A Question for the Rabbis

The Torah portion this week discusses the laws of impurity due to contact with the dead, either through touching a corpse or being under the same covering. A kohen may not generally visit a grave or be under the same covering as a grave. Rabbis throughout the generations have been asked bykohanim as to whether they may visit the grave of a tzaddik, a righteous person. Some maintain that the body of a deceased tzaddik does not impart impurity as is implied by a famous statement of Rabbeinu Chaim, the kohen (Tosafot, Ketuvot 103a) that had he been present at the funeral of Rabbeinu Tam, he would have made himself impure for his honor. He based this on the Talmud that states that on the day of passing of Rabbi Judah the Prince, it was proclaimed, “Sanctity (according to Tosafot, the sanctity of the kohen) is annulled today.” Others point out many sources that imply strongly that even the body of a tzaddik imparts impurity and hence a kohen may not treat them any differently than other deceased Jews (Pitchei Teshuvah, Yoreh Deah 672:2, Sdei Chemed 9, p. 56,Minchat Asher, Bamidbar 49).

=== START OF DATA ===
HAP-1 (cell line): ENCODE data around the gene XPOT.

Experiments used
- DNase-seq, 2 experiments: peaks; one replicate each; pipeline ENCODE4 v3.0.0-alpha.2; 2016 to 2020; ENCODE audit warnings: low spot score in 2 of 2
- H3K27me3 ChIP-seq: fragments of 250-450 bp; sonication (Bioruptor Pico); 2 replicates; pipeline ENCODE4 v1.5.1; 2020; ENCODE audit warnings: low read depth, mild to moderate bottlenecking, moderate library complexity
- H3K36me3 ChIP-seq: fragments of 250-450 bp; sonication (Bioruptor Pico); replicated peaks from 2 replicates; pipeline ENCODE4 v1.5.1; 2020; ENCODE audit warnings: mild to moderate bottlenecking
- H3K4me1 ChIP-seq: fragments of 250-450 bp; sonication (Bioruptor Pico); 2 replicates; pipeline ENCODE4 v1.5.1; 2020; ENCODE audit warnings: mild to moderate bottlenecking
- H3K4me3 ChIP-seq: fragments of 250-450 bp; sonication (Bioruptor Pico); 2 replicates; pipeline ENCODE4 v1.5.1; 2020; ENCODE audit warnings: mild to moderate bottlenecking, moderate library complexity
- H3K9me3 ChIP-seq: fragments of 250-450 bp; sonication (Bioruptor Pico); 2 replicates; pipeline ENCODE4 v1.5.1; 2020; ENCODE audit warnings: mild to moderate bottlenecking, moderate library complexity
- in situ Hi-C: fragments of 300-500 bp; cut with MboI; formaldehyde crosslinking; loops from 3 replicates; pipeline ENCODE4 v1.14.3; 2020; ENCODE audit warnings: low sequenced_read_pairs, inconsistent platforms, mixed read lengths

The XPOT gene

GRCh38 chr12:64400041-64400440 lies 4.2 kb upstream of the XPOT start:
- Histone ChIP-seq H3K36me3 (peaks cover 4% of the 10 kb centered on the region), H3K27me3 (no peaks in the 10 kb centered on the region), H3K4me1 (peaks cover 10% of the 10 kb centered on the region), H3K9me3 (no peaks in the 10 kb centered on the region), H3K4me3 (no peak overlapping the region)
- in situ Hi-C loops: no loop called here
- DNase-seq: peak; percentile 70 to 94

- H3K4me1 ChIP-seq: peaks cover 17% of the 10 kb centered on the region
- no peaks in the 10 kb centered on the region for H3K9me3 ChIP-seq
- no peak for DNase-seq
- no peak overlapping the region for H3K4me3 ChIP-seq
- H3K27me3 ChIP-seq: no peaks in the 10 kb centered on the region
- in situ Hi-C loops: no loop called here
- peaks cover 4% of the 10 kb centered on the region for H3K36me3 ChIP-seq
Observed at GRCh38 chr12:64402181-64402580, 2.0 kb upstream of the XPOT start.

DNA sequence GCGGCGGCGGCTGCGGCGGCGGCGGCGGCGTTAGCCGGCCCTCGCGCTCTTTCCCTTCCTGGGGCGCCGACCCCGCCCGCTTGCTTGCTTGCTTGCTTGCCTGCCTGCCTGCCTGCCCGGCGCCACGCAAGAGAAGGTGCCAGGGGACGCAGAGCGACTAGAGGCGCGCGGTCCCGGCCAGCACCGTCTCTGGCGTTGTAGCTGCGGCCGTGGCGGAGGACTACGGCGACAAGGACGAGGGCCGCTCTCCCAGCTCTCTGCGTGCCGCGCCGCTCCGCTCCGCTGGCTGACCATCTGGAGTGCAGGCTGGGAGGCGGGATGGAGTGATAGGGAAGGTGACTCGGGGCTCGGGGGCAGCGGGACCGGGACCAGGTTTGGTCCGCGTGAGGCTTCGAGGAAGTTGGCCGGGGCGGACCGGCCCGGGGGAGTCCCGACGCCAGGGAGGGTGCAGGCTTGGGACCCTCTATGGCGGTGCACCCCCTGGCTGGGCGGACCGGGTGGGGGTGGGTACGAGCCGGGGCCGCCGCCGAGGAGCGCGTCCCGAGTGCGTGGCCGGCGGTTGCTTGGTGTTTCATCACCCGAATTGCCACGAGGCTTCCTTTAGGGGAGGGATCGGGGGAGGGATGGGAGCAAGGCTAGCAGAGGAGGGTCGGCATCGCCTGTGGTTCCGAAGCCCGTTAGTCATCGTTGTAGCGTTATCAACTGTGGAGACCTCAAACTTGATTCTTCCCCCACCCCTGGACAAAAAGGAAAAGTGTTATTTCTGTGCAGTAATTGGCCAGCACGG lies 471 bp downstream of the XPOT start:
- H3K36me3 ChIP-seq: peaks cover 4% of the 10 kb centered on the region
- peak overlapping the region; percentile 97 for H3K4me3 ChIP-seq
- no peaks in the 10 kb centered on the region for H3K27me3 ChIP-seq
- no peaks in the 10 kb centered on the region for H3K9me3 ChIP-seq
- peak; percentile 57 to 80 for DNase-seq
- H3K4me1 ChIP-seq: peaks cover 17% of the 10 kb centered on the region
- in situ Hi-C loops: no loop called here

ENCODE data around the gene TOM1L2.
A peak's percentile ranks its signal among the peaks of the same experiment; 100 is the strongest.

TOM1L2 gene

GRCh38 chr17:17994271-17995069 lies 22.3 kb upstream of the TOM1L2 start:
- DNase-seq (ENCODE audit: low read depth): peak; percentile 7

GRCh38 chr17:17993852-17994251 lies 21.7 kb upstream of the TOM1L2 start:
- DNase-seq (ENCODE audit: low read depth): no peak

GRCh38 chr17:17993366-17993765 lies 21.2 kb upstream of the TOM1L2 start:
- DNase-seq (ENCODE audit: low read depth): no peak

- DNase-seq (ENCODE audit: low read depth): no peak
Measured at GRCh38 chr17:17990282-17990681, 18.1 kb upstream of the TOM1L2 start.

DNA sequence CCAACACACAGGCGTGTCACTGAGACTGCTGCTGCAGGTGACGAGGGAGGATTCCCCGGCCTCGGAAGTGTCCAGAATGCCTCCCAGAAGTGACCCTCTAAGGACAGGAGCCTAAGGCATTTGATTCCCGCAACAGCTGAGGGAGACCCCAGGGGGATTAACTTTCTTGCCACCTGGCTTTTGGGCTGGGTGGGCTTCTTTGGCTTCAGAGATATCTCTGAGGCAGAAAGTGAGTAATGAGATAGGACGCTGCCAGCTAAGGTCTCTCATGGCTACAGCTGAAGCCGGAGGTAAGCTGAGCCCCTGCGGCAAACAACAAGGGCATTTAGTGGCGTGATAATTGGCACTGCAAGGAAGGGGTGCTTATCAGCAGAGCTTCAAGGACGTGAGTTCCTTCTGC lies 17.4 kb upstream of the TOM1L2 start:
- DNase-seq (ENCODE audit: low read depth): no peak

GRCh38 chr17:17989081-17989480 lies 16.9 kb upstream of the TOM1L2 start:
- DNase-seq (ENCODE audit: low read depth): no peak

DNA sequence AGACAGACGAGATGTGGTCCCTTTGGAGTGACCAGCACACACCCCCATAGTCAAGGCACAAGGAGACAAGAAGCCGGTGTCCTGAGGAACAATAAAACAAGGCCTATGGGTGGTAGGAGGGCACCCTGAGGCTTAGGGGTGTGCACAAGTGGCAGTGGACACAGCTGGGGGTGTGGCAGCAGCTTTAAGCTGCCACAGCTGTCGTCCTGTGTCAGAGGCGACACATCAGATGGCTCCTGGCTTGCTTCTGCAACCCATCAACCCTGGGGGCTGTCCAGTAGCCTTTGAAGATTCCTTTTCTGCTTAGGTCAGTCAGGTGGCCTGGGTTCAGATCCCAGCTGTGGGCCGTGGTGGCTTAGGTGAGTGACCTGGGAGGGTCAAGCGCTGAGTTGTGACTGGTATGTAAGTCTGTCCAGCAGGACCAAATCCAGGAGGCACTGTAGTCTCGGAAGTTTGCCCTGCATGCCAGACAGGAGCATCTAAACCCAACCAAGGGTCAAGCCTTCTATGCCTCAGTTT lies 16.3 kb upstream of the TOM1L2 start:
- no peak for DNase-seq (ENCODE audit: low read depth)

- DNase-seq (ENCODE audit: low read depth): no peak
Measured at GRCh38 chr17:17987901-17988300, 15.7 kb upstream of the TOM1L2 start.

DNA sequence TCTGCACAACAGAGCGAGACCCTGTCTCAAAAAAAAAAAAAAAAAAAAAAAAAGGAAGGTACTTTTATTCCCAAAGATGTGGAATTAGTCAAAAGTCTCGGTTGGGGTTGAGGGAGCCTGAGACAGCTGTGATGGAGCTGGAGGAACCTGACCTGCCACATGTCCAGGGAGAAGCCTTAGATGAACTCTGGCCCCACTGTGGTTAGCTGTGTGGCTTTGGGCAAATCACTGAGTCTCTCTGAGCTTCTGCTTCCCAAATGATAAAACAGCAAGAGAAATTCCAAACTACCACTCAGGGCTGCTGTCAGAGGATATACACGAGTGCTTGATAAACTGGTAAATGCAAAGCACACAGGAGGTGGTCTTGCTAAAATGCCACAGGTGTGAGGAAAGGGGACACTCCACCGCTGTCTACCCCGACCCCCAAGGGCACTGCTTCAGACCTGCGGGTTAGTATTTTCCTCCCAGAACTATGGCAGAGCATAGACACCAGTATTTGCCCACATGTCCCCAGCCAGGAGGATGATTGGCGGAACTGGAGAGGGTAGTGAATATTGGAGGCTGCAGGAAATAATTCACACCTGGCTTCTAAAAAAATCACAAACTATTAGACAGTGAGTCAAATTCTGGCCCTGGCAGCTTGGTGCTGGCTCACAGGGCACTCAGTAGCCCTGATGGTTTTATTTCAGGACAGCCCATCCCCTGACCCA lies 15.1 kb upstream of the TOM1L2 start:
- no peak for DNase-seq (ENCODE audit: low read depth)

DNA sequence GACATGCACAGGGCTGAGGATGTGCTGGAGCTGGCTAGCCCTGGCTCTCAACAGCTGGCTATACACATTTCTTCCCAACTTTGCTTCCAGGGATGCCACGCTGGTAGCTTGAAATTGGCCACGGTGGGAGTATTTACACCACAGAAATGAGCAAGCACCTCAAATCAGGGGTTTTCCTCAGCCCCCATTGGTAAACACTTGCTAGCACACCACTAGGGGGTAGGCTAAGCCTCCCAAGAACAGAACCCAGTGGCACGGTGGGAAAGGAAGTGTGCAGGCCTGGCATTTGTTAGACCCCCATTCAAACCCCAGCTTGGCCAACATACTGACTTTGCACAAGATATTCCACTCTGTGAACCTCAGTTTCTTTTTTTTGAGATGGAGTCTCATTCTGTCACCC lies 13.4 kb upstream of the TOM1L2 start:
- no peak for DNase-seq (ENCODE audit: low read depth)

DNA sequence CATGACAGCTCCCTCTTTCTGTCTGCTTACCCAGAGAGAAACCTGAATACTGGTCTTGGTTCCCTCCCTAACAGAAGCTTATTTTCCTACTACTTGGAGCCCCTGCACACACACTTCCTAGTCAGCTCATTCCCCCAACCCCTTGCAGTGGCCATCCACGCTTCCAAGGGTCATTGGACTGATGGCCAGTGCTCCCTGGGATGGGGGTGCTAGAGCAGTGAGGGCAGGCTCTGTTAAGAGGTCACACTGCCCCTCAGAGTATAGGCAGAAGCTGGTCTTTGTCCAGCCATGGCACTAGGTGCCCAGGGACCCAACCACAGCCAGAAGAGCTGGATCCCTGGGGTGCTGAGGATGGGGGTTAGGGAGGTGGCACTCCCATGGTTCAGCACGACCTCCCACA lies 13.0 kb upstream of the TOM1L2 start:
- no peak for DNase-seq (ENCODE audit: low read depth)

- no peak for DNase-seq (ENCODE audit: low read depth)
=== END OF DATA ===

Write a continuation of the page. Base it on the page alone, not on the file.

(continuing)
Joke of the Week

A poor man walking in the forest feels close enough to God to ask, “God, what is a million years to you?
God replies, “My son, a million years to you is like a second to me.”
The man asks, “God, what is a million dollars to you?”
God replies, “My son, a million dollars to you is less than a penny to me.
The man asks, “So God, can I have a penny?”
And God replies, “In a second.”


Rashi explains that Moshe’s grave error in this week’s parsha was that he hit the rock instead of talking to it. In fact, water spurted out anyway which was a tremendous miracle. However, Moshe was commanded to learn Torah before the rock and then water would gush forth. The people would have witnessed the power of Torah and it was this lesson that Moshe was guilty of failing to transmit.